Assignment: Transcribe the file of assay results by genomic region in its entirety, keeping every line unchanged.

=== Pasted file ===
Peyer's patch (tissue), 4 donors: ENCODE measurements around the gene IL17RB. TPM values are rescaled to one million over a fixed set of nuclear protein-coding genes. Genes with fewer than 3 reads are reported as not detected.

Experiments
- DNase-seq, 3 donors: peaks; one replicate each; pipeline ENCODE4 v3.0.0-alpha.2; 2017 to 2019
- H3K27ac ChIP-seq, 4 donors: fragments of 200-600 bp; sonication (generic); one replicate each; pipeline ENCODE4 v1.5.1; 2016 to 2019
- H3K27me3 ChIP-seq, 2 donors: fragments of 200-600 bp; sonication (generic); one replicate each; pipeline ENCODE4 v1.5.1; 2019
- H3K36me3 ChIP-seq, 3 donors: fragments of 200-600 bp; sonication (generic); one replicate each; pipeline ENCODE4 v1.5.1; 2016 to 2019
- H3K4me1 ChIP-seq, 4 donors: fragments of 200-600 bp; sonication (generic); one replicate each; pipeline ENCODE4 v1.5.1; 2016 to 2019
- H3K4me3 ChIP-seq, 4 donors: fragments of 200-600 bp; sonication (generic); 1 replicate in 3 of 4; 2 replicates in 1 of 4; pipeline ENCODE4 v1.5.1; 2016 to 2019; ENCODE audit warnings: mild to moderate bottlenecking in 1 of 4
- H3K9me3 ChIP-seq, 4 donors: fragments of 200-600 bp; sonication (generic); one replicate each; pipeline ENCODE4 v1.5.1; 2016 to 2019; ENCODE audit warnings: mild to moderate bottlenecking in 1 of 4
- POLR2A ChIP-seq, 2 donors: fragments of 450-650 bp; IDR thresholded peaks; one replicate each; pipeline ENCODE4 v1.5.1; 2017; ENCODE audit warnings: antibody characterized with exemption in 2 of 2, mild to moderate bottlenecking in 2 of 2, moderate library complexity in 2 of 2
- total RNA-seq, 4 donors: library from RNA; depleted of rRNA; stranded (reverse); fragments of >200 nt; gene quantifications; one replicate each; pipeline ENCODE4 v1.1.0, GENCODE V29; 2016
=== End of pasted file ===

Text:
Peyer's patch (tissue), 4 donors: ENCODE measurements around the gene IL17RB. TPM values are rescaled to one million over a fixed set of nuclear protein-coding genes. Genes with fewer than 3 reads are reported as not detected.

Experiments
- DNase-seq, 3 donors: peaks; one replicate each; pipeline ENCODE4 v3.0.0-alpha.2; 2017 to 2019
- H3K27ac ChIP-seq, 4 donors: fragments of 200-600 bp; sonication (generic); one replicate each; pipeline ENCODE4 v1.5.1; 2016 to 2019
- H3K27me3 ChIP-seq, 2 donors: fragments of 200-600 bp; sonication (generic); one replicate each; pipeline ENCODE4 v1.5.1; 2019
- H3K36me3 ChIP-seq, 3 donors: fragments of 200-600 bp; sonication (generic); one replicate each; pipeline ENCODE4 v1.5.1; 2016 to 2019
- H3K4me1 ChIP-seq, 4 donors: fragments of 200-600 bp; sonication (generic); one replicate each; pipeline ENCODE4 v1.5.1; 2016 to 2019
- H3K4me3 ChIP-seq, 4 donors: fragments of 200-600 bp; sonication (generic); 1 replicate in 3 of 4; 2 replicates in 1 of 4; pipeline ENCODE4 v1.5.1; 2016 to 2019; ENCODE audit warnings: mild to moderate bottlenecking in 1 of 4
- H3K9me3 ChIP-seq, 4 donors: fragments of 200-600 bp; sonication (generic); one replicate each; pipeline ENCODE4 v1.5.1; 2016 to 2019; ENCODE audit warnings: mild to moderate bottlenecking in 1 of 4
- POLR2A ChIP-seq, 2 donors: fragments of 450-650 bp; IDR thresholded peaks; one replicate each; pipeline ENCODE4 v1.5.1; 2017; ENCODE audit warnings: antibody characterized with exemption in 2 of 2, mild to moderate bottlenecking in 2 of 2, moderate library complexity in 2 of 2
- total RNA-seq, 4 donors: library from RNA; depleted of rRNA; stranded (reverse); fragments of >200 nt; gene quantifications; one replicate each; pipeline ENCODE4 v1.1.0, GENCODE V29; 2016